Alumnus Ted Le Clercq's Role in Katrina Recovery
For Washington and Lee alumnus Ted Le Clercq, this week’s fifth anniversary of Hurricane Katrina marked the successful completion of a significant campaign through which he has helped one of New Orleans’ great streets return to its previous grandeur.
A member of W&L’s Class of 1986, Ted was the guiding force in the effort to replant live oak trees along St. Charles Avenue, New Orleans’ main streetcar line. He walked the historic avenue, knocking on doors to raise money from businesses and citizens and getting permissions to plant the trees.
Last weekend, as the city’s residents commemorated the events of those horrific days in 2005, the last of the 250 trees was planted.
In a story about his efforts in the Tulane University New Wave, Ted said: “Celebrated by tourists and locals alike, St. Charles Avenue has been ranked among the 10 greatest streets in America. Live oaks are a symbol of St. Charles Avenue and of our city — they grace the avenue with beauty, they cause a cooling effect during our many hot months, and they increase business by attracting people to the avenue.” You can hear a 2008 interview with Ted about the project on New Orleans Podcasting
According to various media reports, the private-public partnership resulted in the $280,000 project — all from private donations — and included planting 130 trees between Lee Circle and Jackson Ave., where there had been few trees before the storm hit in 2005.
Ted, a philosophy major at W&L, is an employment and professional liability defense attorney with Deutsch, Kerrigan and Stiles and was recently named one of the top 50 leaders in the law in New Orleans by New Orleans City Business.
W&L in the Governor's Office
Last month, when Randy Minchew, a member of the Washington and Lee Law Class of 1984, was named deputy counselor and advisor to Virginia Gov. Bob McDonnell, he joined fellow W&L alumnus Mike Reynold, of the Class of 2002, as a member of the McDonnell administration.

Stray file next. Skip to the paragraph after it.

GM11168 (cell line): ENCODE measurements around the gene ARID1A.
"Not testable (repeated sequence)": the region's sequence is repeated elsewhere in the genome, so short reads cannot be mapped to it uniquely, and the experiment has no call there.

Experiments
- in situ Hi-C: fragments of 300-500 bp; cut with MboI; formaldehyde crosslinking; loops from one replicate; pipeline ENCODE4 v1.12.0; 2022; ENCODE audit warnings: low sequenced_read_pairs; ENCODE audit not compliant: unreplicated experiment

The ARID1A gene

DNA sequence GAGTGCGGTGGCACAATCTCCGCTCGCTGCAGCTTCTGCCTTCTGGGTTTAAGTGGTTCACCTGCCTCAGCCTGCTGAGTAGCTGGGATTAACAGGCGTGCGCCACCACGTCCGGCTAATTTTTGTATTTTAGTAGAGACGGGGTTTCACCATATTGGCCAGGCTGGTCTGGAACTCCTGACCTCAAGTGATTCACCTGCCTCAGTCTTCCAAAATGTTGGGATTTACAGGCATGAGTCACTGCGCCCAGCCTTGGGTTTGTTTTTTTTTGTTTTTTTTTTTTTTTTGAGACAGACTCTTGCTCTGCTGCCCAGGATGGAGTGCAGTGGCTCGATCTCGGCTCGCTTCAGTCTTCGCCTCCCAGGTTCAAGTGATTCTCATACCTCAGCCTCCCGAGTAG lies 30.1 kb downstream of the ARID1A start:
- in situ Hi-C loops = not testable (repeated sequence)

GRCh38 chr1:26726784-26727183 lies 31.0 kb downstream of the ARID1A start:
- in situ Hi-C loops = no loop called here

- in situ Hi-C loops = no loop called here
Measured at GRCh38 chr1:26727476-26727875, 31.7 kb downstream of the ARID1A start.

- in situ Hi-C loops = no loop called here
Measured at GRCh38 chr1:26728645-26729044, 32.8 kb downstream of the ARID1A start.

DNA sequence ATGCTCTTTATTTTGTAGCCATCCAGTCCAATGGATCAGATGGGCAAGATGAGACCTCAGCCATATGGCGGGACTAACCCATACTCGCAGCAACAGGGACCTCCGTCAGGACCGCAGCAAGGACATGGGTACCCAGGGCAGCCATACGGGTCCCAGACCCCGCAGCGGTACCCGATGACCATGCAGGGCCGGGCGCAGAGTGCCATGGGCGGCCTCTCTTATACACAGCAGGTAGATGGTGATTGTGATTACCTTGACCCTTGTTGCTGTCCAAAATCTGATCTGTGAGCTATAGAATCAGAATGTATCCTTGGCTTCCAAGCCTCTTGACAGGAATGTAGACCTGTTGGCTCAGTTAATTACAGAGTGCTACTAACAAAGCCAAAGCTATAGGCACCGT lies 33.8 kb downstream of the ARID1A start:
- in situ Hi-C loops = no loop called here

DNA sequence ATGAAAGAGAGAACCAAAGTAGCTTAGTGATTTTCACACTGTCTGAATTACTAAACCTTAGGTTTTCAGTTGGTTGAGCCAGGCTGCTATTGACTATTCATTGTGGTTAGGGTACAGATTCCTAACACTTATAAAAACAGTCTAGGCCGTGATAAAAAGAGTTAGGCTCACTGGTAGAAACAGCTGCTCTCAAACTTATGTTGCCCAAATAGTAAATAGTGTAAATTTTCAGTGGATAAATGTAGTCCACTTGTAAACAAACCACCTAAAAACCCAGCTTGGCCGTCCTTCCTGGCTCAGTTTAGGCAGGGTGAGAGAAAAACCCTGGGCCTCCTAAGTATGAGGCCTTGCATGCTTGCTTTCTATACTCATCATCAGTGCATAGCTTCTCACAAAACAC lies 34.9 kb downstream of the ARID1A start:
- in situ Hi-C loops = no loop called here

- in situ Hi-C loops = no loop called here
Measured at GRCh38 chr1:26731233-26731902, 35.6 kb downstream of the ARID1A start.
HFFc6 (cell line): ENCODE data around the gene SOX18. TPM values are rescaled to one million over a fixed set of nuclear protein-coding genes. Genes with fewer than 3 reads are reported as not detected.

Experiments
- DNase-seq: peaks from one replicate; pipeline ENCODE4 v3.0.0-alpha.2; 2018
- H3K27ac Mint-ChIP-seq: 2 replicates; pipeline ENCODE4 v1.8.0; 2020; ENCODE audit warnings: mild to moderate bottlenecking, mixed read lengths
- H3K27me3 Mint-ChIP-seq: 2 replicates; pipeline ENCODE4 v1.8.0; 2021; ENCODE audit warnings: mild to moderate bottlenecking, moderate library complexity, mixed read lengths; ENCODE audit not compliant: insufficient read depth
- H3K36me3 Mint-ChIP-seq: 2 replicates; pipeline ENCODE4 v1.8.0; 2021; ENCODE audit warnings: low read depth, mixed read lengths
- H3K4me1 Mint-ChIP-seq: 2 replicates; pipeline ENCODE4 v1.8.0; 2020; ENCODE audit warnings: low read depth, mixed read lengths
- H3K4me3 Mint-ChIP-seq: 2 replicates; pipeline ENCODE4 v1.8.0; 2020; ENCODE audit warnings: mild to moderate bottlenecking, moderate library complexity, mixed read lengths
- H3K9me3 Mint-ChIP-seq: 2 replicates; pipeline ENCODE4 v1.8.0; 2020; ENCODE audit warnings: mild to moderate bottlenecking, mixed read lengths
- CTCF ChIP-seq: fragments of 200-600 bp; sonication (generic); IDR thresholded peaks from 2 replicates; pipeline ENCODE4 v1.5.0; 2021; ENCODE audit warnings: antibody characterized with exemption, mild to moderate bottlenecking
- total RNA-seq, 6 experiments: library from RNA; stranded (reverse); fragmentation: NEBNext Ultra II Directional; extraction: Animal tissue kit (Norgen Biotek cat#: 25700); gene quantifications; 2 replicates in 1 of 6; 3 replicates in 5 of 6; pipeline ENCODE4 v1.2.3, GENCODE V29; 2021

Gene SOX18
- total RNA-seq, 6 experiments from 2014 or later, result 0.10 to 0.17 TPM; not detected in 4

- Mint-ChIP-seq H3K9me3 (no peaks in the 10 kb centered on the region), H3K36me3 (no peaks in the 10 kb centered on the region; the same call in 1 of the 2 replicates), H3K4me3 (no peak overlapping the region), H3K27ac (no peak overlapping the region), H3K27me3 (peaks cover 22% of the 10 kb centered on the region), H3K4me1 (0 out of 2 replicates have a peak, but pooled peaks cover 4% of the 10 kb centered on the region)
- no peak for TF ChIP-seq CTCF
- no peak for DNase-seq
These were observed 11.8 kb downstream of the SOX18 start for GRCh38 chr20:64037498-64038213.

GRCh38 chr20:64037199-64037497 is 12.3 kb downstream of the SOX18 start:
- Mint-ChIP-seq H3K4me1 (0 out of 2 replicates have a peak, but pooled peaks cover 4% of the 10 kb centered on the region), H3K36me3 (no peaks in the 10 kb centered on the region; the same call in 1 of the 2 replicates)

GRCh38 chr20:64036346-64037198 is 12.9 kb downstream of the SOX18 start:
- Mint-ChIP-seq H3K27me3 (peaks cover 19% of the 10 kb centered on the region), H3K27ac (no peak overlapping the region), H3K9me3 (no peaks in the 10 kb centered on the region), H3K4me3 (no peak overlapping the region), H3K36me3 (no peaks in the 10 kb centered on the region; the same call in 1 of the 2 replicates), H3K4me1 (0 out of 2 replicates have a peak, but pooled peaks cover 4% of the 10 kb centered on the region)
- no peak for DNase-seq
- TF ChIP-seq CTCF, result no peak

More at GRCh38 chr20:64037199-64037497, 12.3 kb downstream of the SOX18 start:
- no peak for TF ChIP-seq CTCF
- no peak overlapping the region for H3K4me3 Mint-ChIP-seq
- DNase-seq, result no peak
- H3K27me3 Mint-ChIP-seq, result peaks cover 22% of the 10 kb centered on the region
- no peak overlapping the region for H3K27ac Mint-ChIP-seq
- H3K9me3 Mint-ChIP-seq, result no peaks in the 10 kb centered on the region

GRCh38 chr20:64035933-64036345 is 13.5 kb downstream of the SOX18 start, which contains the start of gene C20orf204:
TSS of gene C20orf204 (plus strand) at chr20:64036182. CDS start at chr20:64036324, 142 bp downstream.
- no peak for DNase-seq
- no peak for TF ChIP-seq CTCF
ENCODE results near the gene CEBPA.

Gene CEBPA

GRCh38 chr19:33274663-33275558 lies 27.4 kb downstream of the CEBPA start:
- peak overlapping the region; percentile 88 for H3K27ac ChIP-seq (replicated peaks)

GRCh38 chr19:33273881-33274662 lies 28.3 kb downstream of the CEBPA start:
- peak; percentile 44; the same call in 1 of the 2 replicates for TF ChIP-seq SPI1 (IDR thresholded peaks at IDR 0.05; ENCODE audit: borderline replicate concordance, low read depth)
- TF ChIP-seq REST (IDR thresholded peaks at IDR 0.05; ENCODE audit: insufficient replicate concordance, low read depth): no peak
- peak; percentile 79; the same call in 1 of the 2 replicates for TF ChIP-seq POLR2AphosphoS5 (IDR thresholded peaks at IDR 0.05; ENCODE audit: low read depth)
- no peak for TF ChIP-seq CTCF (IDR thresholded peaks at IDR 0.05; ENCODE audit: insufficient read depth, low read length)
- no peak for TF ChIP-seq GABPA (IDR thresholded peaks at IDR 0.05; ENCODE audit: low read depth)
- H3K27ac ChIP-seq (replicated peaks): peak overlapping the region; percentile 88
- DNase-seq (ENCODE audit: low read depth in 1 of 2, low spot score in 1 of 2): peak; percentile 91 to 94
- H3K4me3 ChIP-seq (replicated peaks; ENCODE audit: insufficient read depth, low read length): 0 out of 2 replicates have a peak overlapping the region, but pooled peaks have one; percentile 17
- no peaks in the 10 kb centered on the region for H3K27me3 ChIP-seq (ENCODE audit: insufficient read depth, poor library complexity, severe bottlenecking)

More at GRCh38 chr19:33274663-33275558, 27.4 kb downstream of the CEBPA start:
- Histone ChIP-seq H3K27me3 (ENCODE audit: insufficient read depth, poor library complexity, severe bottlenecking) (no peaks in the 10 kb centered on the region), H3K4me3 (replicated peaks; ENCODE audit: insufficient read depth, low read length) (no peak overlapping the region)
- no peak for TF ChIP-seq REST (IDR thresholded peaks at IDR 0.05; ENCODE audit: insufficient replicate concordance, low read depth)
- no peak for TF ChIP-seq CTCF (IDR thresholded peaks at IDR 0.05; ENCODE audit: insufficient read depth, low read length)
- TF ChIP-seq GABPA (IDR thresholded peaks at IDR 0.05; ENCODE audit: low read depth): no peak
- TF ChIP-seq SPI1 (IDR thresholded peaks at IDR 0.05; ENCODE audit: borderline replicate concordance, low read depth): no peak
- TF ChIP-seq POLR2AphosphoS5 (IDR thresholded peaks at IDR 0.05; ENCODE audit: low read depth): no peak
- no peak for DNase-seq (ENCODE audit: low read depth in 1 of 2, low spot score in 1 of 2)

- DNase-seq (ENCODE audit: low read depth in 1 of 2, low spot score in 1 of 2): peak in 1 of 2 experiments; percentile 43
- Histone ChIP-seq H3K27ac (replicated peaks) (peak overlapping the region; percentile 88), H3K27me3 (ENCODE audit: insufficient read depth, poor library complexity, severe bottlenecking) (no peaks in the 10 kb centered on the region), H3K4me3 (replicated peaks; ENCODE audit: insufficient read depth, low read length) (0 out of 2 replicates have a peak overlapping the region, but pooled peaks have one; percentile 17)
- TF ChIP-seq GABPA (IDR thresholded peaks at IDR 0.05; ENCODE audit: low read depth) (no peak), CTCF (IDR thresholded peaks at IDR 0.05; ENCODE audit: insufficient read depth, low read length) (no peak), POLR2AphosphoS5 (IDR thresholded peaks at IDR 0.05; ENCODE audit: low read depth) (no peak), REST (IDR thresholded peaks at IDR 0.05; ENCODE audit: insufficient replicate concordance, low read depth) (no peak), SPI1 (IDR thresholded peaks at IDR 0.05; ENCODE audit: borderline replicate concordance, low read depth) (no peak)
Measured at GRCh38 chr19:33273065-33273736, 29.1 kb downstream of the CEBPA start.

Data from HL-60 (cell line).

Mike has been there since last November, serving as assistant director for policy. He had been McDonnell’s deputy campaign manager. One of Mike’s primary roles at the moment is directing McDonnell’s Committee on Government Reform and Restructuring, which began its work in June.
Randy, managing shareholder of the Loudoun, Va., office of Walsh, Colucci, Lubeley, Emrich and Walsh P.C., serves as part-time legal counsel to McDonnell and assists with various projects related to public policy. He is a prominent land-use attorney in Loudon County. An announcement of Randy’s appointment appeared in both the Loudon Times and the Washington Post.
Reynold and Minchew are old friends, having worked together on McDonnell’s 2005 campaign for attorney general and serving as Virginia leaders in the 2008 John McCain presidential campaign.
W&L Art Faculty Exhibits at Capital One
Washington and Lee University studio art faculty will present their work at the corporate gallery of Capital One in Richmond starting next month and continuing through December.
The exhibition will feature works by Leigh Ann Beavers, visiting assistant professor of art; Christa Bowden, assistant professor of art; Clover Archer Lyle, visiting instructor of photography; Kathleen Olson, professor of art; and Larry Stene, professor of art.
Capital One maintains an extensive permanent collection of art, and reserves exhibition space in their facilities for work from regional universities. Capital One associates are the primary audience for the exhibitions, but viewings can be arranged by limited appointment.